However, until that negotiating period comes to an end, Backhouse told delegates, nothing much will change in terms of transport law. It also seems highly unlikely there will be major changes when we do leave Europe. Why? Because much of transport law – such as HGV and PSV operator licensing regulations – started as UK statutes.

“The old framework was built in the UK ... So that’s not going.” It’s a similar story for driver licensing and Driver CPC. While the latter was borne in Brussels, it was implemented into UK law. Likewise, operators looking to say goodbye to the Working Time Directive are likely to be disappointed, not least because it includes worker benefits. “Very few people are employers. The vast majority are employees. Unless we’re in dire economic straits, I don’t think [government] will touch it.”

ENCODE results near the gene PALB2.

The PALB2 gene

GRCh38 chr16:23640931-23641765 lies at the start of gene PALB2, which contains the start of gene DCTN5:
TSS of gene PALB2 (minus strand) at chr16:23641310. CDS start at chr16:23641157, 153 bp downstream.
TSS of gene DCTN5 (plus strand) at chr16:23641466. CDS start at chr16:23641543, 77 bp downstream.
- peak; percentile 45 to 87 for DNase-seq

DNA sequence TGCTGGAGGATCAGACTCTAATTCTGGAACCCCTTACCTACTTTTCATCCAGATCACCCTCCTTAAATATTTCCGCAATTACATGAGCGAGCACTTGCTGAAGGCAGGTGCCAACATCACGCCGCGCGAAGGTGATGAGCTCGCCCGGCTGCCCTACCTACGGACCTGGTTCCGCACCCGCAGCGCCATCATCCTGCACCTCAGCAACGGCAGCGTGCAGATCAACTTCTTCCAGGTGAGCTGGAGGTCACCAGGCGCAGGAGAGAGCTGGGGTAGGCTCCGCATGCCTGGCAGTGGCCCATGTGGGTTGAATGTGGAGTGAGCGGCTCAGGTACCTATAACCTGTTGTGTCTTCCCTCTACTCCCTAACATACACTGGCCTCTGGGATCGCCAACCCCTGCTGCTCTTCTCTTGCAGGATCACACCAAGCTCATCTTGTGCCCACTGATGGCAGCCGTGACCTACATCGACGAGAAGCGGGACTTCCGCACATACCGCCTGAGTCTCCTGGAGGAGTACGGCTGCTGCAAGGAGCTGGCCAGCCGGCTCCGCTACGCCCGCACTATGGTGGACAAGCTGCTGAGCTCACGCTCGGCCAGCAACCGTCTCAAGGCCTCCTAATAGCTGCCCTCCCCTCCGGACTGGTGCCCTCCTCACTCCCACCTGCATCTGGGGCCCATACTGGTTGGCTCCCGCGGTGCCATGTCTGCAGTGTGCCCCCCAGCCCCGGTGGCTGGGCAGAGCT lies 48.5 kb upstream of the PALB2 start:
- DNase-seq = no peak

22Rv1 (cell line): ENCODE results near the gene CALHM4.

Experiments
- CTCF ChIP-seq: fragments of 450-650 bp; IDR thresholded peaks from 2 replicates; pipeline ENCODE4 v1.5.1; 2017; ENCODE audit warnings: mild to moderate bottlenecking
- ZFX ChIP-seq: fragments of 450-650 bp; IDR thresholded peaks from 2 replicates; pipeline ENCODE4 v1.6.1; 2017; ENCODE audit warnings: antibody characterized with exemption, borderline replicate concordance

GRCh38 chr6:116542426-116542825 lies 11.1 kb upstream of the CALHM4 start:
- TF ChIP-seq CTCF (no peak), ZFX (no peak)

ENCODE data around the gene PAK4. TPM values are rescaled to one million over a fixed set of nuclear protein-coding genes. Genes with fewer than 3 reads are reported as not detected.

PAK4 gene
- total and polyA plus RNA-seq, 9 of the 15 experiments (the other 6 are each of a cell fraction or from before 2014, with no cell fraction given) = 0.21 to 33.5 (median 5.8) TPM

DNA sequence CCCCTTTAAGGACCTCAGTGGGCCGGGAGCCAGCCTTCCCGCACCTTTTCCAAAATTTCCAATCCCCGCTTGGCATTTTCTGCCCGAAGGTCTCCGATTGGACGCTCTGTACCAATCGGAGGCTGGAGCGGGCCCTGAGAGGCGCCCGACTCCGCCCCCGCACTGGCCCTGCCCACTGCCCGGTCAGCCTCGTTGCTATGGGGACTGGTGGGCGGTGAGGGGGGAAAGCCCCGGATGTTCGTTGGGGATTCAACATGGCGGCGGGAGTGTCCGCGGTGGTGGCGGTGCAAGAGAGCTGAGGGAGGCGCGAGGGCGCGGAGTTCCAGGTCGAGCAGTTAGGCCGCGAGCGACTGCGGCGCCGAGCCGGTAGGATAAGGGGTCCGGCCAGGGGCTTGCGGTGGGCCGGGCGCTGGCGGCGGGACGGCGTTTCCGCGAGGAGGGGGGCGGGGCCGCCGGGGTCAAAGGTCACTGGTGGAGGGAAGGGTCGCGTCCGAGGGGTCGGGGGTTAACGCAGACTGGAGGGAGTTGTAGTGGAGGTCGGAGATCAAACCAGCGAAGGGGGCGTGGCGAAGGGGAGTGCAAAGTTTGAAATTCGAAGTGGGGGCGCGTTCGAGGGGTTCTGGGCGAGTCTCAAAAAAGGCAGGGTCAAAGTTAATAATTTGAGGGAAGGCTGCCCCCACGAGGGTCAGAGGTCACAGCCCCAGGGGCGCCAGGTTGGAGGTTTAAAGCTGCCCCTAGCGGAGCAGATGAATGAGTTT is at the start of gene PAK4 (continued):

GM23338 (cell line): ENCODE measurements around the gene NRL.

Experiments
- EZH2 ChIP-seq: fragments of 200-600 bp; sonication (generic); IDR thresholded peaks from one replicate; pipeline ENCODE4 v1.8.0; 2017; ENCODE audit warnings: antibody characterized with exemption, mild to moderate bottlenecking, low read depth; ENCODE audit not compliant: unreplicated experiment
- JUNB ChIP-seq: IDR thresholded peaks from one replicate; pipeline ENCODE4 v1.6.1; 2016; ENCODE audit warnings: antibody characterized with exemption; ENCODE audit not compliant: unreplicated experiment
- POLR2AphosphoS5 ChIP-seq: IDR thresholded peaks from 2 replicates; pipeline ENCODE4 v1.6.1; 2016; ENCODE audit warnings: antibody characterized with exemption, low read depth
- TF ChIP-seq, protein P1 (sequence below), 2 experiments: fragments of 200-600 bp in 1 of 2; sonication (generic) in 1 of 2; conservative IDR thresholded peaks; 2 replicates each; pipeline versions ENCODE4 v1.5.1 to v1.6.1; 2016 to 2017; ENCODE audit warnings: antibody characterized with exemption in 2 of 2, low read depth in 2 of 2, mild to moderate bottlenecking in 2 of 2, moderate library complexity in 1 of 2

Thus, predicted Backhouse, “the regulatory regime under which we work will not be fundamentally changing.” However, his bottom-line message: “Every business is responsible for making [Brexit] succeed. It’s not the government who can deliver this for us.”

He urged operators to examine the risks of Brexit to their companies, and start working to mitigate them. “Look at each aspect; explore your contracts. Look particularly at fuel escalation clauses. The price of fuel is linked to the value of the pound because it is priced in dollars. When the pound sinks, the price goes up.”

Such fluctuations in fuel prices could be dramatic during Brexit negotiations, warned Backhouse. “Think about it. Do I have a fuel management clause built-in? Is it reasonable to enter into this contract without one?”

Finally, operators need to work with trade associations to articulate the risks to industry of a bad Brexit. “Don’t assume the very clever people in Whitehall, whose responsibility it is to negotiate on your behalf, know anything about your job,” warned Backhouse. “You can’t do it as an individual but you could do it collectively… It’s very important you gather clear evidence of the economic impact on the UK economy. That will focus the mind of negotiators on your slice of the pie.”

Brian Weatherley

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Backhouse Jones Solicitors